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At a time when there’s both a lot of positive buzz about how cloud-based systems can save your company money and horror stories of what could happen if your cloud services fail, mid-sized companies may be looking for other options to cut costs and simplify their in-house systems.

Storage provider Nimble Storage came out of beta last August with an appliance designed to target these companies. When it launched, it expected to sell 15 of its $50,000 to $90,000 appliances by the end of 2010. Instead, it sold 40. By the end of the first quarter of 2011, It had sold 40 more. The San Jose-based startup was founded in 2008.

“We’ve hit on a real need and challenge in the marketplace,” says Dan Leary, Nimble Storage’s vice president of marketing. “Mid-sized companies don’t have large IT departments to figure all this stuff out. With Nimble, we can do it for them.”

One Nimble customer, Evangelical book publisher Augsburg Fortress, had a data center flooded with servers. Some were old, some were new. Some were used for active storage, some only for back-up. Monthly fees for expanding storage into the cloud were becoming crippling. The rapidly-expanding company was operating on the verge of being overwhelmed.

When CFO John Rahja sought ways to save money and expand capacity at the same time, he took a look at Nimble’s appliance, which combines both primary and back-up storage in one box. After deploying the appliance, Augsburg Fortress was able to stop paying monthly fees entirely, save energy, and eliminate maintenance fees on all the old storage equipment. The system also delivered new virtualization functions.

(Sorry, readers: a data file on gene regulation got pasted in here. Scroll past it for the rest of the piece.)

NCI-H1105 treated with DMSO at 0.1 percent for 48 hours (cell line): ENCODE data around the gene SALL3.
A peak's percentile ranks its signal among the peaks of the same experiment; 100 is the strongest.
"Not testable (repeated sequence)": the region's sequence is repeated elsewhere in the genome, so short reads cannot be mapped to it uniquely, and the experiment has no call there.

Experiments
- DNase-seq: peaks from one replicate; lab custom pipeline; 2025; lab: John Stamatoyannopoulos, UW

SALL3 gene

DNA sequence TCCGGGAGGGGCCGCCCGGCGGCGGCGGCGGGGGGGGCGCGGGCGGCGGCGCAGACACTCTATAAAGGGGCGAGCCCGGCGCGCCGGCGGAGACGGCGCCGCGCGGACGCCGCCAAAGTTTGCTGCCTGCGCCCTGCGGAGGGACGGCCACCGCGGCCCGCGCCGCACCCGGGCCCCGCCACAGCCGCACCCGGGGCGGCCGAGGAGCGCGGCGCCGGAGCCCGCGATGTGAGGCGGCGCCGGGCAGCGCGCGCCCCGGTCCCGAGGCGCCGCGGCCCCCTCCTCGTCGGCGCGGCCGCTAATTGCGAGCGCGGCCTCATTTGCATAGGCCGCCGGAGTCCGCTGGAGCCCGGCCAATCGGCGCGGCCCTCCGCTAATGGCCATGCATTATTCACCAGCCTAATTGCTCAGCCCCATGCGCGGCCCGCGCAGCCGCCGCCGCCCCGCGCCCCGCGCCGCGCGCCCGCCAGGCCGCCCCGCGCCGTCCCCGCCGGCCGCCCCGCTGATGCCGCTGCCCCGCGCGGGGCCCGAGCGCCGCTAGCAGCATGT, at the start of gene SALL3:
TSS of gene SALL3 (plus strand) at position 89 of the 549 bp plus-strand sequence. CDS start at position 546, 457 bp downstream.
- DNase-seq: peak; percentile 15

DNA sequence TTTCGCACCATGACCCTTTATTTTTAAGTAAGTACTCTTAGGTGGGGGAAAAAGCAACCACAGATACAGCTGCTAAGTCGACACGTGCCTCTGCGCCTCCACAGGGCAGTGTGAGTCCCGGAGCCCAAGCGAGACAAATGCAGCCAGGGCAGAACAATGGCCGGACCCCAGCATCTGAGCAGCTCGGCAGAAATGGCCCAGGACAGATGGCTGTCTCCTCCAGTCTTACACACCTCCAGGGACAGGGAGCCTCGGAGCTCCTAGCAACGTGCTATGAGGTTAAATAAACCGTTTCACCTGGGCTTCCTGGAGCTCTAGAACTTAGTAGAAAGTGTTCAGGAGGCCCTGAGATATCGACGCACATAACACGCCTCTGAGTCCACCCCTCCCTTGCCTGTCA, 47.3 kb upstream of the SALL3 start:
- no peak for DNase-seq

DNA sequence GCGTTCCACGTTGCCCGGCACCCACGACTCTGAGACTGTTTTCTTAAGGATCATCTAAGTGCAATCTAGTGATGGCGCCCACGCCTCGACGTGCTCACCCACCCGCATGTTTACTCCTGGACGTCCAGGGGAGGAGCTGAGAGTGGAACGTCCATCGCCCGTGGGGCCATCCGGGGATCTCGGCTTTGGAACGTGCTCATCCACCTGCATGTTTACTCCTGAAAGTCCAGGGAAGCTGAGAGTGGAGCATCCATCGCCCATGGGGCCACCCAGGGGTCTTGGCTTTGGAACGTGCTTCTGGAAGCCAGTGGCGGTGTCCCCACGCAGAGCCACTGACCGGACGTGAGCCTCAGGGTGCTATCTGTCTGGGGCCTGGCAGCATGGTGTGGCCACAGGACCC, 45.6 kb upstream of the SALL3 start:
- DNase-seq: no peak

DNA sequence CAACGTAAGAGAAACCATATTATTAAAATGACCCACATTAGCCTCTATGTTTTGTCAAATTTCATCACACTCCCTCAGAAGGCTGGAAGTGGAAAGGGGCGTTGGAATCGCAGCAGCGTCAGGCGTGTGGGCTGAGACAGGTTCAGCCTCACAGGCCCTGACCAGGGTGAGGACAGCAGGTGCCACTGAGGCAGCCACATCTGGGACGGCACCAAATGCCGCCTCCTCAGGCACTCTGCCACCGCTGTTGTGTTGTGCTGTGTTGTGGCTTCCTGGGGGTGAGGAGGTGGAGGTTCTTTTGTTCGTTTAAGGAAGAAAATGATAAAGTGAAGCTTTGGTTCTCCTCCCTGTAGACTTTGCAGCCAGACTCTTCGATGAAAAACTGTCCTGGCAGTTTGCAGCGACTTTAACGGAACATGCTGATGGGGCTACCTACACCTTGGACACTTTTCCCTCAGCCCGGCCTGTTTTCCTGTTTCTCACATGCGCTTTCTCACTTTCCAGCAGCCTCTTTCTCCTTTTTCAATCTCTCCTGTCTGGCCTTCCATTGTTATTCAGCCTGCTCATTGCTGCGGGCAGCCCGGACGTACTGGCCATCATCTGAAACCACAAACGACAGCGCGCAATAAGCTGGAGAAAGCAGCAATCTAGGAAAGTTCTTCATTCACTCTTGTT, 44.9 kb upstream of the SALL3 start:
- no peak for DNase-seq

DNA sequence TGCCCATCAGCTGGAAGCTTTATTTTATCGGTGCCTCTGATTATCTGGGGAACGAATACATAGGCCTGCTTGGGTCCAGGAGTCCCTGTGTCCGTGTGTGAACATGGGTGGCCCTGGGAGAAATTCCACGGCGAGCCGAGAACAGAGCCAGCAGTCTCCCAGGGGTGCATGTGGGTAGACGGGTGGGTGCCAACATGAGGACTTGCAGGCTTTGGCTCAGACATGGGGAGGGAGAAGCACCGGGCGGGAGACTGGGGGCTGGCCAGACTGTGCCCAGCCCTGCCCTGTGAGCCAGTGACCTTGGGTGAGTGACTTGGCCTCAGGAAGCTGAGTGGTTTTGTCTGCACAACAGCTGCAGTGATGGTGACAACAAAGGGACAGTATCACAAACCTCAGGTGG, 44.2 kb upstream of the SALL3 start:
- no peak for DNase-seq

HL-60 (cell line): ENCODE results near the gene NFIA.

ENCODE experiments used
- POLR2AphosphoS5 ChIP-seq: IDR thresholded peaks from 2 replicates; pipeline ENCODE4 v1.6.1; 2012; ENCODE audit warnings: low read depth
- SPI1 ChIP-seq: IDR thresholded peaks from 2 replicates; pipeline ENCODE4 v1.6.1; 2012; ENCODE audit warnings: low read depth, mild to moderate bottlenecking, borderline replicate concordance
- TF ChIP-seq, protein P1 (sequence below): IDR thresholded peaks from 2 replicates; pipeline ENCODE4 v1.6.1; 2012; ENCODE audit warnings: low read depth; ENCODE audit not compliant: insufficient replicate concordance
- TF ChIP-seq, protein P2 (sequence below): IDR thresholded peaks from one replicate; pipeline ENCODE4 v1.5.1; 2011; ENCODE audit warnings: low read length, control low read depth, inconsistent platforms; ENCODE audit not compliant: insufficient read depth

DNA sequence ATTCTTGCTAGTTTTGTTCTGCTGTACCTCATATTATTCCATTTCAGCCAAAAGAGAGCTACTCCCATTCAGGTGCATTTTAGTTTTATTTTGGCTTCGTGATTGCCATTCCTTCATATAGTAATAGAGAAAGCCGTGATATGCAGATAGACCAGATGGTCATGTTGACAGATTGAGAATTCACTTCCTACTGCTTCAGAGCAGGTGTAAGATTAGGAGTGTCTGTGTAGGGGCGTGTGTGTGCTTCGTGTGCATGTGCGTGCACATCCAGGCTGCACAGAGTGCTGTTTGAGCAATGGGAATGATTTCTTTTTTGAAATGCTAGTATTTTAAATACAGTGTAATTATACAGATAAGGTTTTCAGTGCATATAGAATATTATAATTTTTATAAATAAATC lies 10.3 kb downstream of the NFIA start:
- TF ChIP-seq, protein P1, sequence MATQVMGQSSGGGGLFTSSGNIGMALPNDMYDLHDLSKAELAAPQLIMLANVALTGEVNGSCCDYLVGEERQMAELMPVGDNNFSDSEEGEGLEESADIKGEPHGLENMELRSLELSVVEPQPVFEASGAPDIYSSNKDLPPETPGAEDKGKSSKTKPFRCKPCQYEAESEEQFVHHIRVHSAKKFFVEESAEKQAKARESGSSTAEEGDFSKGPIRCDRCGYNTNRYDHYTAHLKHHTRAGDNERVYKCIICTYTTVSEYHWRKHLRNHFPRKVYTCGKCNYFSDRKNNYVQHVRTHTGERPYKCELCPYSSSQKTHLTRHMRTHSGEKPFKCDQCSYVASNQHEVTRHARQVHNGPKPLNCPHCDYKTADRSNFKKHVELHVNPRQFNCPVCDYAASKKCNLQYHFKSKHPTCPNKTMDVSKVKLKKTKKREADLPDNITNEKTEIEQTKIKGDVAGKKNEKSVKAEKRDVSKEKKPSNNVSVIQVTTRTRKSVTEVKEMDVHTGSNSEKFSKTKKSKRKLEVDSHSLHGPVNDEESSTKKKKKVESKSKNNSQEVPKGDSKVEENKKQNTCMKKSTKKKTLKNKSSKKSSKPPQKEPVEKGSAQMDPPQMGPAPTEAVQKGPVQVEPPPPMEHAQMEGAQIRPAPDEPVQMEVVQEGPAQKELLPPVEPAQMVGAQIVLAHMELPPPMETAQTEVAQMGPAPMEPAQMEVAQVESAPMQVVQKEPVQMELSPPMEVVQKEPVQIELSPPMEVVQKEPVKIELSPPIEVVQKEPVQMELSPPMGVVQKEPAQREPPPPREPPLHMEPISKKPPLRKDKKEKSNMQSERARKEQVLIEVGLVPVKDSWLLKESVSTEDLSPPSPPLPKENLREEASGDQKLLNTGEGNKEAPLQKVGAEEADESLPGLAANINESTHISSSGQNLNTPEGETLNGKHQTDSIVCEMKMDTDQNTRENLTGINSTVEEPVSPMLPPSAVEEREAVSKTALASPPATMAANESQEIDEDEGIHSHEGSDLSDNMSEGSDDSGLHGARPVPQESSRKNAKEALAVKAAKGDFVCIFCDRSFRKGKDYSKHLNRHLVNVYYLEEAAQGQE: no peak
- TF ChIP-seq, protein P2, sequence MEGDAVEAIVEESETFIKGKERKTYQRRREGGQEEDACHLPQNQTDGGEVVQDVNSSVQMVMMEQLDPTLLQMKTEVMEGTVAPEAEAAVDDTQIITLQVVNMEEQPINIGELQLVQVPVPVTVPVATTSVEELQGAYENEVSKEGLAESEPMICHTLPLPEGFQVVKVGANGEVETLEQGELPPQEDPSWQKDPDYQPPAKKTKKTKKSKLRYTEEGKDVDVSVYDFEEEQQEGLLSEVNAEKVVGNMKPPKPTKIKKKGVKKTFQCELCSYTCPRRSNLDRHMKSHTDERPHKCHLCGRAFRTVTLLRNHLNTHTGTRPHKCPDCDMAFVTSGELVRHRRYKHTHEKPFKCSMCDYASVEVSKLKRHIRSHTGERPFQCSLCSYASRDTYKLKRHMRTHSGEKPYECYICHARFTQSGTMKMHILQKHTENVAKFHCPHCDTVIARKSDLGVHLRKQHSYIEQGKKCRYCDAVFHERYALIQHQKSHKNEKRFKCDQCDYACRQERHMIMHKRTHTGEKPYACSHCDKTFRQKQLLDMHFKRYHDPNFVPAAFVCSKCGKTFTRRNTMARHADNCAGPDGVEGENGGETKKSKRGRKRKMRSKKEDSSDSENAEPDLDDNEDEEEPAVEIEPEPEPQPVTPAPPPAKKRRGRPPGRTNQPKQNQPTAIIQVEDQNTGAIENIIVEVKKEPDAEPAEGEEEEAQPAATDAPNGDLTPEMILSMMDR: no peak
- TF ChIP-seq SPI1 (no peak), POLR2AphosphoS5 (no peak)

“The motivation was cost, first of all, but we’ve ended up with a more robust and streamlined data center that’s less likely to fail and that has more current technology than our old-style server farm,” Rahja said.

Mike Brester, the systems administrator at MulvannyG2 Architecture in Bellevue, Wash., turned to Nimble after his company hit a perfect storm. “We were at the point where all of the gear we had was at its end of life, or their maintenance contracts were up,” Brester says. “We realized that with Nimble we no longer needed four or five different products to do everything Nimble could do for us in one appliance.”

Besides that, Brester says, his experiences with cloud services have been less than ideal. Getting to keep all of Mulvanny’s data under its physical roof was an attractive alternative. Even disaster recovery has become less of a potential nightmare.

“We changed around our entire back-up strategy,” he says. “Now we know the maximum data we would lose in a disaster is two hours’ worth of work. Performance is by far better. And we know when we grow, we can just add a second appliance without having to change any of our processes again. We’ve always prided ourselves on being a company willing to take the chance and go with bleeding-edge technology. That’s really paid off here.”